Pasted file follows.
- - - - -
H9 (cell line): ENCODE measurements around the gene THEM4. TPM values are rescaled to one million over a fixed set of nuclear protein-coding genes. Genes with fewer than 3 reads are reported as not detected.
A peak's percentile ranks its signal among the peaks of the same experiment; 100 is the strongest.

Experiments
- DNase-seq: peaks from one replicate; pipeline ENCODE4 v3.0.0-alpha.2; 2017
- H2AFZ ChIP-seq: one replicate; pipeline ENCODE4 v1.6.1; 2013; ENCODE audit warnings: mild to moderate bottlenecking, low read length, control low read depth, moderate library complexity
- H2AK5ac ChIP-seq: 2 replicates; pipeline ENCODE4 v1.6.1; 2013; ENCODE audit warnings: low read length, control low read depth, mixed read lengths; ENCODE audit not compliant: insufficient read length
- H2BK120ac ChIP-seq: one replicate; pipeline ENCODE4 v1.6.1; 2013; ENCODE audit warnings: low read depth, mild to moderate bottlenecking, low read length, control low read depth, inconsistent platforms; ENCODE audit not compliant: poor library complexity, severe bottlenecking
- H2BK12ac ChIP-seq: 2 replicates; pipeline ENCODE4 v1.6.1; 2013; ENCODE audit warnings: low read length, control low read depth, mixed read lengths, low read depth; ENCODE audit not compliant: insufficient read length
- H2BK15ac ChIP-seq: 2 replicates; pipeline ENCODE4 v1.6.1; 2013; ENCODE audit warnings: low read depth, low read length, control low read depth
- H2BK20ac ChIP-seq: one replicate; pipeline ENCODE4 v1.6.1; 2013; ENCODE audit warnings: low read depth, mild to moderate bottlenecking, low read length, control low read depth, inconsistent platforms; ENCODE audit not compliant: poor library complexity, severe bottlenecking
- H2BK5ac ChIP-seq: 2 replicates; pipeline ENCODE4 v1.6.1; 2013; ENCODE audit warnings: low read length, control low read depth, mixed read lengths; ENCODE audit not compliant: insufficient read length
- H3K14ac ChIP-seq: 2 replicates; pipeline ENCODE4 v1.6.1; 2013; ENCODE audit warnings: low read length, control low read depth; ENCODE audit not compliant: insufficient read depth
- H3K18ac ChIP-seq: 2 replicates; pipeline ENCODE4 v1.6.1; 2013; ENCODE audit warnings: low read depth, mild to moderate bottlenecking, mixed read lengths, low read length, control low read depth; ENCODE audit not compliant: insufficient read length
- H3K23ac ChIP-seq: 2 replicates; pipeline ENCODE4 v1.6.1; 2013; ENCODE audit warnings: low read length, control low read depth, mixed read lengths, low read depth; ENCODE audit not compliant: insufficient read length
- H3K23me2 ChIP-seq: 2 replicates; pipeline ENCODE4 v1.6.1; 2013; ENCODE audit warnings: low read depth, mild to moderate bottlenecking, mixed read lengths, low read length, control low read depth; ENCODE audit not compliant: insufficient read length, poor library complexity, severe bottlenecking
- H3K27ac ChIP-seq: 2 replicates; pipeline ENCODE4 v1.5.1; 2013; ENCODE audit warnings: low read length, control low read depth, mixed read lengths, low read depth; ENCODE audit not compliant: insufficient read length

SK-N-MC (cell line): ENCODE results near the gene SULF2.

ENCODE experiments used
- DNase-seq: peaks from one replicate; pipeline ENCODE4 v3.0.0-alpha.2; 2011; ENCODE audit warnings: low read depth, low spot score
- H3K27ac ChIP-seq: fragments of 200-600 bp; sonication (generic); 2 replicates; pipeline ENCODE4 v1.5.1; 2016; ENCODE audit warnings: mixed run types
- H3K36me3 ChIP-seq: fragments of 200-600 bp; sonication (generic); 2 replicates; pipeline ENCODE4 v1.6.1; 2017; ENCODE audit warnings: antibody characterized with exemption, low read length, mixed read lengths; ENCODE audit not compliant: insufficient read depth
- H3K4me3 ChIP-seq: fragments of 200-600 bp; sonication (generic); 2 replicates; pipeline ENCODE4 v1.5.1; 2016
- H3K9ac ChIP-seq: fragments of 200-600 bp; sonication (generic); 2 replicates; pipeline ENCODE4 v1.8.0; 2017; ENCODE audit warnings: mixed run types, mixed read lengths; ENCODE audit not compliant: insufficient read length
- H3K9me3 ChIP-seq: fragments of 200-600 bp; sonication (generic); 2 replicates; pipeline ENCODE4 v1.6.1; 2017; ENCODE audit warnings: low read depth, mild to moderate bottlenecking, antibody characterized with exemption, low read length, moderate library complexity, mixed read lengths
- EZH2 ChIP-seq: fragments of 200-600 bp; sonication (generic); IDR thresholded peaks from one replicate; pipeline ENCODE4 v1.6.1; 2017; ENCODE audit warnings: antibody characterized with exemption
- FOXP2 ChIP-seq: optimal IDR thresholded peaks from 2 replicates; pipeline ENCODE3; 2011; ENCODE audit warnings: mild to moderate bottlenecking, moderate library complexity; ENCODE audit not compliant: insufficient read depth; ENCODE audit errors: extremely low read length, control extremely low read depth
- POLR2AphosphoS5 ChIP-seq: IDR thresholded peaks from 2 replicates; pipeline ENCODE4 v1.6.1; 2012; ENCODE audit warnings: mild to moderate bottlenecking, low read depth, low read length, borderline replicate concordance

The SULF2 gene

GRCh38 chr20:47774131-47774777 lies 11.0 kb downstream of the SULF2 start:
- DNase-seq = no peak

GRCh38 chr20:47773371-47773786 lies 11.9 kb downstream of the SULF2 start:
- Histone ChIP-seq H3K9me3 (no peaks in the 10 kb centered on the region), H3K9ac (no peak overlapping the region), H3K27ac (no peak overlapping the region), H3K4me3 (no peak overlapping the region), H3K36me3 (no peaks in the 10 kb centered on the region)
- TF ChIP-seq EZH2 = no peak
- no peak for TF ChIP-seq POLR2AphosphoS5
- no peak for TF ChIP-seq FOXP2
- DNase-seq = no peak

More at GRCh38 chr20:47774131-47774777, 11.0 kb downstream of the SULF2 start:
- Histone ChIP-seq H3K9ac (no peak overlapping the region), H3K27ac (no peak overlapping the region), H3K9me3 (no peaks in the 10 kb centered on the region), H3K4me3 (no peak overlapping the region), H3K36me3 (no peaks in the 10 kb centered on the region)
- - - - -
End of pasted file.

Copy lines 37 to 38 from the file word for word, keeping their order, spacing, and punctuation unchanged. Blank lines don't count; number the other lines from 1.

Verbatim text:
More at GRCh38 chr20:47774131-47774777, 11.0 kb downstream of the SULF2 start:
- Histone ChIP-seq H3K9ac (no peak overlapping the region), H3K27ac (no peak overlapping the region), H3K9me3 (no peaks in the 10 kb centered on the region), H3K4me3 (no peak overlapping the region), H3K36me3 (no peaks in the 10 kb centered on the region)